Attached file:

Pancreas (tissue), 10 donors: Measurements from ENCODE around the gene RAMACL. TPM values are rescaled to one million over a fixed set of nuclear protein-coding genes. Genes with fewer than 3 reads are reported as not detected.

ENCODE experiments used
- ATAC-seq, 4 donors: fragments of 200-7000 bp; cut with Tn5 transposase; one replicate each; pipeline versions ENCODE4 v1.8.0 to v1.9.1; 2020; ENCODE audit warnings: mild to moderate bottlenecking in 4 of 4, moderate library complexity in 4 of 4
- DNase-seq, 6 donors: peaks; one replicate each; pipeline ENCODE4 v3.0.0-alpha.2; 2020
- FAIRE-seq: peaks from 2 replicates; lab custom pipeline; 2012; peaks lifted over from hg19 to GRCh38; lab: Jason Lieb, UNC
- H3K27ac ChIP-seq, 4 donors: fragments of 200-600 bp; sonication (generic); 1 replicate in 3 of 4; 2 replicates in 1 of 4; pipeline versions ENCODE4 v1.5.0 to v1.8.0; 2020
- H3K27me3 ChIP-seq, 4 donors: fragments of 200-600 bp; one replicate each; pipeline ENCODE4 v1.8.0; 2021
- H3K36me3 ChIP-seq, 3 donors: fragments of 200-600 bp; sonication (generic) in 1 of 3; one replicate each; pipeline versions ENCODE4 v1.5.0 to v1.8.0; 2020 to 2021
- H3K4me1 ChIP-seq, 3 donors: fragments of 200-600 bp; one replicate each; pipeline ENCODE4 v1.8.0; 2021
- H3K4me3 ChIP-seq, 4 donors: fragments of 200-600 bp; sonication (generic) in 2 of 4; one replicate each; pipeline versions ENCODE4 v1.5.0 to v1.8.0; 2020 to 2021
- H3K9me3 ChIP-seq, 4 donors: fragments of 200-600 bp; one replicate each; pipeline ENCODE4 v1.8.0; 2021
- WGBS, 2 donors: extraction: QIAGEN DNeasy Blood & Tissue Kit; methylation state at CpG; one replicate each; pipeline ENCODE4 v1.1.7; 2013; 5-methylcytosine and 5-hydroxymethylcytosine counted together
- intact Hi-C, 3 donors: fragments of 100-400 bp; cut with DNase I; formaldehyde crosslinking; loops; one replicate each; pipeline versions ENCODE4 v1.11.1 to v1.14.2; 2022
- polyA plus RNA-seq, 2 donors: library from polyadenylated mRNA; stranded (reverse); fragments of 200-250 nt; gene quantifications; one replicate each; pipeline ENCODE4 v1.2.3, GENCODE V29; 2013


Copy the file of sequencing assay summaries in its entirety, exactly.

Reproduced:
Pancreas (tissue), 10 donors: Measurements from ENCODE around the gene RAMACL. TPM values are rescaled to one million over a fixed set of nuclear protein-coding genes. Genes with fewer than 3 reads are reported as not detected.

ENCODE experiments used
- ATAC-seq, 4 donors: fragments of 200-7000 bp; cut with Tn5 transposase; one replicate each; pipeline versions ENCODE4 v1.8.0 to v1.9.1; 2020; ENCODE audit warnings: mild to moderate bottlenecking in 4 of 4, moderate library complexity in 4 of 4
- DNase-seq, 6 donors: peaks; one replicate each; pipeline ENCODE4 v3.0.0-alpha.2; 2020
- FAIRE-seq: peaks from 2 replicates; lab custom pipeline; 2012; peaks lifted over from hg19 to GRCh38; lab: Jason Lieb, UNC
- H3K27ac ChIP-seq, 4 donors: fragments of 200-600 bp; sonication (generic); 1 replicate in 3 of 4; 2 replicates in 1 of 4; pipeline versions ENCODE4 v1.5.0 to v1.8.0; 2020
- H3K27me3 ChIP-seq, 4 donors: fragments of 200-600 bp; one replicate each; pipeline ENCODE4 v1.8.0; 2021
- H3K36me3 ChIP-seq, 3 donors: fragments of 200-600 bp; sonication (generic) in 1 of 3; one replicate each; pipeline versions ENCODE4 v1.5.0 to v1.8.0; 2020 to 2021
- H3K4me1 ChIP-seq, 3 donors: fragments of 200-600 bp; one replicate each; pipeline ENCODE4 v1.8.0; 2021
- H3K4me3 ChIP-seq, 4 donors: fragments of 200-600 bp; sonication (generic) in 2 of 4; one replicate each; pipeline versions ENCODE4 v1.5.0 to v1.8.0; 2020 to 2021
- H3K9me3 ChIP-seq, 4 donors: fragments of 200-600 bp; one replicate each; pipeline ENCODE4 v1.8.0; 2021
- WGBS, 2 donors: extraction: QIAGEN DNeasy Blood & Tissue Kit; methylation state at CpG; one replicate each; pipeline ENCODE4 v1.1.7; 2013; 5-methylcytosine and 5-hydroxymethylcytosine counted together
- intact Hi-C, 3 donors: fragments of 100-400 bp; cut with DNase I; formaldehyde crosslinking; loops; one replicate each; pipeline versions ENCODE4 v1.11.1 to v1.14.2; 2022
- polyA plus RNA-seq, 2 donors: library from polyadenylated mRNA; stranded (reverse); fragments of 200-250 nt; gene quantifications; one replicate each; pipeline ENCODE4 v1.2.3, GENCODE V29; 2013